|Olivia waits patiently for noodles outside Furama|
I have to say that when cyclists insist on the value of a good fit, they are about 100000% right. Road bike, commuter bike, whether you're on it 30 minutes or 30 miles, the fit makes all the difference. With the Pashley, my seat is just a tad bit too low, which I would never have known if I hadn't been riding a bike with the seat at exactly the right height. I also keep finding my forearms all tensed and aching, because I keep unconsciously pressing down with my hands, as though I just want the grips to be in a different, lower place. This leads me to conclude the handlebars need to come down more than a bit. I can't properly love the ride until it fits me, that's all there is to it.
So I stopped at JC Lind, as it's on the way home and he raised the seat for me - though as it turns out now that I've ridden it some, not enough. (Adjustments are neverending, seriously.) He also said out loud what I'd secretly been suspecting: the basket must go. That great big gorgeous thing must come off. There's a bracket to support the basket and it doesn't move. Nor does the headlight below it. So if the handlebars come down, there's just nowhere for the basket to go. It can't be there anymore. I can still HAVE a basket, but it will have to be the smaller one.
Insert sad face here.
I freaking love that basket, man. But I'll go back to the shop from whence it came and have the adjustments made and the basket downsized. I can only sacrifice so much comfort for style. Actually, I am not a fan of sacrificing any comfort for style, at least on a bike. And I have to say that it may be a good thing, because the basket seems to bring out the paternalistic in nearly every male with which it crosses paths. Which I find exasperating. (Actually, now I think of it, I have encountered more paternalistic bullshit since I started down the bicycling path 7 months ago than I've experienced in the entire decade previous. What is it about females on bikes that brings this out in guys? Ugh.) It reminds me of when I worked in a bookstore with a cafe: when I worked the bookstore side, normal interactions. The second I stepped behind the cafe counter, though, it was as though my IQ had dropped to single digits. This is the biking equivalent: put a basket on a bike and suddenly it gets all pre-suffragette out there. Anyway, maybe if it's smaller, or gone entirely, I won't get the daily reminders of how smart and strong men are and how much I need them, etc.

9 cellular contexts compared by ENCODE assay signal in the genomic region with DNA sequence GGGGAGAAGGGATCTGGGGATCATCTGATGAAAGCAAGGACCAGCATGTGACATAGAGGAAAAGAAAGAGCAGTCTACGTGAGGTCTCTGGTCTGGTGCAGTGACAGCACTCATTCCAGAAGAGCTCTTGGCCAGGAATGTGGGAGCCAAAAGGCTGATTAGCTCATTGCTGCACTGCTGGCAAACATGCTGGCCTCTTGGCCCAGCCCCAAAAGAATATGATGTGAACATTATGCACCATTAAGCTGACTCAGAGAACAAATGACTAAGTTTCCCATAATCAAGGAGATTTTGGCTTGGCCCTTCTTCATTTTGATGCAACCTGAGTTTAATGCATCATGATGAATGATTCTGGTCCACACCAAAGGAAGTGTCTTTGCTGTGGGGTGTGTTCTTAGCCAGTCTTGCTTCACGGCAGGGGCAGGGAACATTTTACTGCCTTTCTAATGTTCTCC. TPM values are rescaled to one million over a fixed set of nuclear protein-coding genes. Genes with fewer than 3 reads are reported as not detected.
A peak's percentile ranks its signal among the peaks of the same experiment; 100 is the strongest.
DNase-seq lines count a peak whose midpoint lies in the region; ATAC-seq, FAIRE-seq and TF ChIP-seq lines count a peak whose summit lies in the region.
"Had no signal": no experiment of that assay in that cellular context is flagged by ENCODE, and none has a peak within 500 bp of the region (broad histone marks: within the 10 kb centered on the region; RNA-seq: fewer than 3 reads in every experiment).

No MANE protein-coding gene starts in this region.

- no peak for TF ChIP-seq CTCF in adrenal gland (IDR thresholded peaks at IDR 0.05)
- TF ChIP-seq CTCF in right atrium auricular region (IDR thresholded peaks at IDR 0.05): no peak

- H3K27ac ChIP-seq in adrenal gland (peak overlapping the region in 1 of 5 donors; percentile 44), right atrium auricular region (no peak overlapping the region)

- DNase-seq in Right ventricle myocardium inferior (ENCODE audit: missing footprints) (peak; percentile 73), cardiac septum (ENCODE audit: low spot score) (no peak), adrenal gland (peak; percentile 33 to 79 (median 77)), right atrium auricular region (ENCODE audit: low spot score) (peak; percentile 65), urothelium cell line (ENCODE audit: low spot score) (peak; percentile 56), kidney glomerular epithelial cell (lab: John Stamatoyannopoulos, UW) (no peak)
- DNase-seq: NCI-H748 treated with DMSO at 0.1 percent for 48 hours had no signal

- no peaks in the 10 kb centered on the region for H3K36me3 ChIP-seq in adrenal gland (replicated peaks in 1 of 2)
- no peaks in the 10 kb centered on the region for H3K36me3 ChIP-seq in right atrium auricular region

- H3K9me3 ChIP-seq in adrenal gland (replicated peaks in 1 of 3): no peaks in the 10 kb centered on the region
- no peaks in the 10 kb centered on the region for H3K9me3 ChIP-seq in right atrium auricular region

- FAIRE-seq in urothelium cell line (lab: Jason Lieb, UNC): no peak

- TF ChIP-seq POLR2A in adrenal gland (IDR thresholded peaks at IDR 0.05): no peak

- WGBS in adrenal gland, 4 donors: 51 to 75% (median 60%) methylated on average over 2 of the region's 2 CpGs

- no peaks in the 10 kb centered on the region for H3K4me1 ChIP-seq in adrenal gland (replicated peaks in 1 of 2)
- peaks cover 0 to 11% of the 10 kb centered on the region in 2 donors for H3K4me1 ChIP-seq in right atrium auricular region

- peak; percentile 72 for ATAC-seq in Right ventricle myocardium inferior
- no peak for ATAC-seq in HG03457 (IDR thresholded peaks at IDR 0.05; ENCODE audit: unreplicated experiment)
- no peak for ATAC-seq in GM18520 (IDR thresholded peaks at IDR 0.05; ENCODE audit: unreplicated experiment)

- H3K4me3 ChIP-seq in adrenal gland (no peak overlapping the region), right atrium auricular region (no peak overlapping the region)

In sporty cycling/bike-building news, I am borrowing a friend's old and rather dilapidated bike to take to class with me on Sunday. It will be my project bike, to take apart and put back together but better than before. As for my road bike, I've decided to take the class first and then build my own bike after I've learned everything I can. My head was just spinning with all the unprocessed info, and there were too many decisions every day for me to feel confident in making them all. I really just need to take it all in more slowly instead of plunging in so impulsively. It was a classic set up for regret, so I just decided to slow it down. It's a relief, though it means it'll be a while til I have a road bike to get on.
But that's okay. I have enough bike to keep me occupied for now. :-)